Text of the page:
Medicare Advantage HEDIS and Risk Reporting: A Primer for Providers

HEDIS measuresMedicare Advantage (MA) has exploded over the last decade and a half, with the number of beneficiaries increasing by almost 400 percent in the last 15 years. As a result, provider groups have an increasing percentage of revenue and patients in MA plans.

Given this, providers are increasingly compensated based on HEDIS quality measures and risk scores through a combination of claims data and supplemental data. Because of the limited amount of data that is reported through claims, submitting supplemental data can be critical to ensuring you receive credit for the quality of care you are delivering and the true complexity of your patient population. Some plans have well-defined reporting programs, while others have little-publicized channels for reporting supplemental HEDIS and risk data. Sometimes there are significant bonuses that MA plans offer to providers for reporting, since the plan benefits immensely from receiving the data.

Why is HEDIS and risk data so important to health plans? What is supplemental data? And how do you as a provider organization report this data efficiently to earn incentives? This article will give you a clear overview of HEDIS and risk, and examples of how providers are reporting data and benefiting.

Below you will find information on:

  • Medicare Advantage Star Rating Program
    • How star ratings work.
    • How plan payments relate to star ratings.
    • How star ratings affect providers.
  • Medicare Advantage Risk Adjustment
    • How risk adjustment works.
    • How plans submit risk data to CMS.
    • Payment timeline.
    • How risk adjustment affects providers.
  • Medicare Advantage Performance payment Program Case Studies
    • Supplemental submission method overview.
    • Case study 1: UnitedHealthcare PATH.
    • Case study 2: Humana Medicare Rewards.
    • Case study 3: Anthem Risk Adjustment.

Medicare Advantage Star Ratings System

In this section, you will find information on:

  • How star ratings work.
  • How plan payments relate to star ratings.
  • How star ratings affect providers.

How Star Ratings Work

Medicare uses a Star Rating System to measure how well Medicare Advantage Organizations (MAOs) perform. Medicare scores how well MAOs perform in nearly 50 measures. Those measures spread across five categories and CMS assigns each category a score from one to five stars (five being the highest and one being the lowest). Medicare also assigns one overall star rating to summarize performance as a whole. The five performance categories are:

  • Staying healthy: screening tests and vaccines: Includes whether members received various screening tests, vaccines, and other check-ups to help them stay healthy.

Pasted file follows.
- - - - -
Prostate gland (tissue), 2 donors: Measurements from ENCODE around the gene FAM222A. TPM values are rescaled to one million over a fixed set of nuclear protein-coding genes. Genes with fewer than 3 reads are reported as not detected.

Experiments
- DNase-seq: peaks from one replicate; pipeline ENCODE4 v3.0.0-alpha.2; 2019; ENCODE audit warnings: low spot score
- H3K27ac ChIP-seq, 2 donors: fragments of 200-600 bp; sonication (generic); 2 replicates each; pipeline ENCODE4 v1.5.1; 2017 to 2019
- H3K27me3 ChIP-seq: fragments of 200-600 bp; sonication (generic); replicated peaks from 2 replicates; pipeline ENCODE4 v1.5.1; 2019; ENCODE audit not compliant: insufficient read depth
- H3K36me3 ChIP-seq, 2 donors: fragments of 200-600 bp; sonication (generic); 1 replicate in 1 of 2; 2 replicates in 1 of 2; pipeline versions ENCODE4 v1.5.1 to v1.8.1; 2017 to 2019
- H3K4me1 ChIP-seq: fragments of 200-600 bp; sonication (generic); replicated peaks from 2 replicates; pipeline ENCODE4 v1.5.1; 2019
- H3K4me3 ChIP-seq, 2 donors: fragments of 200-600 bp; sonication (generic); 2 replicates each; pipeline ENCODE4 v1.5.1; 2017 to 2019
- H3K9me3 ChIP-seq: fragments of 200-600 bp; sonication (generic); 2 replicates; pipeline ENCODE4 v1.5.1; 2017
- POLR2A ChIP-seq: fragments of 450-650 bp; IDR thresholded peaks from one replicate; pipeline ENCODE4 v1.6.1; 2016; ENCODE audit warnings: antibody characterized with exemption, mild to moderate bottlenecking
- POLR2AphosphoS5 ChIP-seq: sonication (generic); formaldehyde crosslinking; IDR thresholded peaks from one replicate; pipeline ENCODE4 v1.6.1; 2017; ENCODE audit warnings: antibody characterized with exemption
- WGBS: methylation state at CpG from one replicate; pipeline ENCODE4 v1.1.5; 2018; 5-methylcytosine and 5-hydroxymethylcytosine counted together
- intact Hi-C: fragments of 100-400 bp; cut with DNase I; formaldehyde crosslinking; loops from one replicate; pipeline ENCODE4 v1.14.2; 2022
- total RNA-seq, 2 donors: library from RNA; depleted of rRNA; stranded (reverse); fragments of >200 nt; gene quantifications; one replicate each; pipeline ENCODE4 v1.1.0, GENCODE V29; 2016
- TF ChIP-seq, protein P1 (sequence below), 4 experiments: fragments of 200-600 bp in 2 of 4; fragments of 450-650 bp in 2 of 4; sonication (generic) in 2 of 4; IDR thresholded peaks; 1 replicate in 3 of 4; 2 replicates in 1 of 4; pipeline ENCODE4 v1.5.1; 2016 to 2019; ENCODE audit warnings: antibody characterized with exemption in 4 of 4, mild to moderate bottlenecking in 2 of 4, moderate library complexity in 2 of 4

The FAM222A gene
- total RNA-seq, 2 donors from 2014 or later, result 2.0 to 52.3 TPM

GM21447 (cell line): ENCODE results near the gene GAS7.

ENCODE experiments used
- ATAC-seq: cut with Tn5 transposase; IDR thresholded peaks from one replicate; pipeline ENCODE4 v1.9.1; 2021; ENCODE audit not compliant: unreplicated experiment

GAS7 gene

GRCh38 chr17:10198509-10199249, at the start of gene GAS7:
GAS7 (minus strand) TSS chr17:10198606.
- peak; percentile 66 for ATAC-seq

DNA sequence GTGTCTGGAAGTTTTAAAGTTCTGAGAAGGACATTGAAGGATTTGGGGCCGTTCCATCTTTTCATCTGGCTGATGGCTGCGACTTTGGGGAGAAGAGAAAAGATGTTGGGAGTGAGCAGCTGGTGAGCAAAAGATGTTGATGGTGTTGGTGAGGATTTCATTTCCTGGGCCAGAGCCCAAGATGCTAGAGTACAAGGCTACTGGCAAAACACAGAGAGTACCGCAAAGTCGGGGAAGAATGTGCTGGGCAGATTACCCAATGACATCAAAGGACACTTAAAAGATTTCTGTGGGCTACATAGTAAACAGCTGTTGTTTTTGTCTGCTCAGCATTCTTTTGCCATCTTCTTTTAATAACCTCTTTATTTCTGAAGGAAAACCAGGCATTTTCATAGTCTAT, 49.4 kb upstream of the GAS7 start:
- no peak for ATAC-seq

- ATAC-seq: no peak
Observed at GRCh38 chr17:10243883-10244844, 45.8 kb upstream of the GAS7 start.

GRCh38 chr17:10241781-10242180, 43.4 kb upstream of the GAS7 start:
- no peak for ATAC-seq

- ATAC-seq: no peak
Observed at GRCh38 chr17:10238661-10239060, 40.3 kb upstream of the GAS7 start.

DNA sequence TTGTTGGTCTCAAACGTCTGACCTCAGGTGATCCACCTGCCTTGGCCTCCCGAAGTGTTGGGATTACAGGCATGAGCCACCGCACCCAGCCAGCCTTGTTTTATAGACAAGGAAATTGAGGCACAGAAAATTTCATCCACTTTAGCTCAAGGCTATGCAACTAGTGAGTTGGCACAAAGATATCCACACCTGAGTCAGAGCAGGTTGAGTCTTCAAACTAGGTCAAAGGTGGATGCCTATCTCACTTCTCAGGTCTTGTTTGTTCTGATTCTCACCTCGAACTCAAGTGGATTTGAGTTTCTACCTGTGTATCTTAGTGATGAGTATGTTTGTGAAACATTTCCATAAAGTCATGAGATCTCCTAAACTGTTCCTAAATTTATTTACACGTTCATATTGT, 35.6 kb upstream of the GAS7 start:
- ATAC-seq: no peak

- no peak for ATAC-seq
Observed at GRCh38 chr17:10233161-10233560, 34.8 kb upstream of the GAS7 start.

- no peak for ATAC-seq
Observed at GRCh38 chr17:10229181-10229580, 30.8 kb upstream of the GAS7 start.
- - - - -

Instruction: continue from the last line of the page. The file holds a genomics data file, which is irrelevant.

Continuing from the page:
• Managing chronic (long-term) conditions: Includes how often members with certain conditions received recommended tests and treatments to help manage their condition.
  • Member experience with the health plan: Includes member ratings of the plan.
  • Member complaints and changes in the health plan’s performance: Includes how often Medicare found problems with the plan and how often members had problems with the plan. Includes how much the plan’s performance has improved (if at all) over time.
  • Health plan customer service: Includes how well the plan handles member appeals.

Ratings are set at the Medicare Advantage Organization (MAO) contract level, not the plan level, meaning all plans under the same contract receive the same score. Stars are assigned to each contract for each measure being evaluated, based on performance relative to the other contracts. The overall score for each contract is calculated by averaging the star ratings for each individual measure for a contract.

New plan quality ratings come out each October and affect payments in the following calendar year. For example, plan ratings for 2020 were available in October 2019. The average star rating weighted by enrollment was 4.03 in 2017, 4.07 in 2018, 4.06 in 2019, and 4.16 in 2020.

How Plan Payments Relate to Star Ratings

Star ratings matter immensely for Medicare Advantage Organizations, because bonus payments and rebates are tied to the number of stars achieved. These ratings are extremely important to MAOs because of the amount of money on the line.

Under a provision of the Affordable Care Act (ACA), star ratings began to be used to adjust payments to MAOs beginning in 2012. There are two parts that comprise the rewards:

  1. Direct bonus payments to the plan operator.
  2. Rebates which must be returned to the beneficiary in the form of additional or enhanced benefits, such as reduced premiums or expanded coverage.